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Thoughts on pink pencils

I write a lot. I carry many bags. I’m untidy. I own and use many mechanical pencils. Some of them good, some of them bad, most of them pink. Here are my favorites.

Pentel Sharp Kerry
The Kerry is hands-down the best pencil I own, in a very practical sense. It’s not beautiful; its oddly shiny-and-gridded midsection that looks grippy but is too high to function as such is just gaudy. The pencil was introduced at least 30 years ago, but I can’t imagine that ever looked good. But it’s such a well-engineered, functional pencil that it’s hard to rail on too much. It’s kind of the pencil version of 70s Japanese ‘pocket pens’ in that it has a cap, and it ‘grows’ to a usable size when said cap is posted. A pencil introduces its own challenges, of course, so the cap actually has its own lead advance button (which contains the eraser) that interfaces with the main advance. The cap obviates the need for a retraction method, so the Kerry lives comfortably in a pocket or a bag. I don’t have a bag without a Kerry in it.
Uni Kuru Toga High Grade
Uni’s Kuru Toga is one of the most meaningful innovations in mechanical pencil mechanisms as far as I’m concerned. With a 2.0mm lead, or possibly even down to a 1.3mm, one might sharpen their lead with a purpose-built rasp or a lead pointer. Get much narrower, and your leads are all over the place. I use 4B whenever possible, and 2B otherwise, so this is less of a problem for me, but it’s still nice to find ways to mitigate problems. The Kuru Toga mechanism rotates the lead by a tiny amount every time you press it to paper. This mechanism is a bit ‘spongy’, perhaps, almost like a pencil with a suspension mechanism. I found it very easy to adjust to, but I’ve heard of others taking issue with it. The High Grade has an aluminum grip, which I like the weight and feel of, but others may prefer the rubber grip model.
Pilot Clutch Point
This pencil is fairly maligned, and I understand why. The aforementioned pencils (and the following pencils) all use an internal clutch mechanism, and have a straight lead sleeve. Straight lead sleeves are great for draughting; they slide perfectly along a straightedge. I, personally, don’t like them all that much for writing, however. The internal mechanism brings with it other advantages. Keeping the mechanism protected, and having the lead held straight by the sleeve before the clutch means far less breakage. The Pilot Clutch Point exposes the clutch right at the front of the pencil, and if you don’t treat it with respect, it will jam. Badly. But when it works, it has a nice, pointy mechanism that will hold the shortest bits of lead known to humankind. It may very well be my favorite pencil for everyday writing.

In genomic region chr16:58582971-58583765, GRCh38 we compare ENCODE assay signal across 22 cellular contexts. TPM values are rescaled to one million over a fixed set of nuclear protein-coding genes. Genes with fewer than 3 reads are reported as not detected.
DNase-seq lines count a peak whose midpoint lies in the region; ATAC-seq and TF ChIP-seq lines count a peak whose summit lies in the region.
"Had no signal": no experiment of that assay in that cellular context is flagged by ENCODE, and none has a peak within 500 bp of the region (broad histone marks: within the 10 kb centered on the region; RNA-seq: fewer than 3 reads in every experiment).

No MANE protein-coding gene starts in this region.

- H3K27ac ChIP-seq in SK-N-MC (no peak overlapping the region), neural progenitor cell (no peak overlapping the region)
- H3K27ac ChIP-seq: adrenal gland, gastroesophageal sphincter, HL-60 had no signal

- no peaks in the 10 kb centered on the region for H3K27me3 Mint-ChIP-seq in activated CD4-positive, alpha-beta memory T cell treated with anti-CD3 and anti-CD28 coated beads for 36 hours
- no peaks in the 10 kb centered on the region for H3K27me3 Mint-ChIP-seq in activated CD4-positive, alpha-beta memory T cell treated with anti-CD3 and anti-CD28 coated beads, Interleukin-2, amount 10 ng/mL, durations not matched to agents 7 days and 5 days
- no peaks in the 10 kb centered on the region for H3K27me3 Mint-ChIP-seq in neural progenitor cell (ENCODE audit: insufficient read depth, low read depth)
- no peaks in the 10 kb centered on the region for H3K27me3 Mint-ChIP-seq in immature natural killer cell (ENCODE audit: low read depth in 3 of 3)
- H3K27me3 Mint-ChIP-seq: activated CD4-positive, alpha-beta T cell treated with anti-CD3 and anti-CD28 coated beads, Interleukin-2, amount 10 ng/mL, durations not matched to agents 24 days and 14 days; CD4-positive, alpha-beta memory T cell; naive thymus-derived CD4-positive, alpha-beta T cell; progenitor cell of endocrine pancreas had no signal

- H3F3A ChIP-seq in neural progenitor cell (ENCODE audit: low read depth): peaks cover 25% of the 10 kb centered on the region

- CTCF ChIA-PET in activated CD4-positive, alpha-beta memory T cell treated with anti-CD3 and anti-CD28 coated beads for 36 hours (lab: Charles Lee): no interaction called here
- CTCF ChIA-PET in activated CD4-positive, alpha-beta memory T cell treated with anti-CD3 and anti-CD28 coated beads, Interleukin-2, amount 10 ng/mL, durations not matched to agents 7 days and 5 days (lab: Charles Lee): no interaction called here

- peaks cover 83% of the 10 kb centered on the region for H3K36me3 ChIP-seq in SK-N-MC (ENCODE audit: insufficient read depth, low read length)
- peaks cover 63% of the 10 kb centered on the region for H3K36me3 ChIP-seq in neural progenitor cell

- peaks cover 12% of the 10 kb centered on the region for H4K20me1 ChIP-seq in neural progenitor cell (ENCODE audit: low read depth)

Pentel Sharp Pocket
The baby sister of the Kerry, I suppose? Much thinner, slightly shorter, and with a much more Biro-like cap that doesn’t really extend the pencil whatsoever. Great for attaching to a diary or the like. Works as well as any Pentel does. Very light.
Staedtler 775
I guess the pink one is only available in Korea, but it does exist, and one can find it on eBay, so I say it counts. The 775 is a classic draughting Staedtler. It has a retracting point, but you have to ram it in to get it to do so. This has its ups and downs, being a simple retraction system makes it incredibly steady when engaged. But it’s also hard to disengage, and you risk breaking the lead or bending the sleeve.
Zebra Color Flight
A really cheap pencil, but bonus points for coming in three shades of pink. It also has one other neat trick up its sleeve – much more eraser than the typical mechanical pencil, extended by rotating the advance. The plastic feels cheap, nothing to write home about. But considering how cheap they can be, the Zebra Color Flight pencils are actually pretty nice.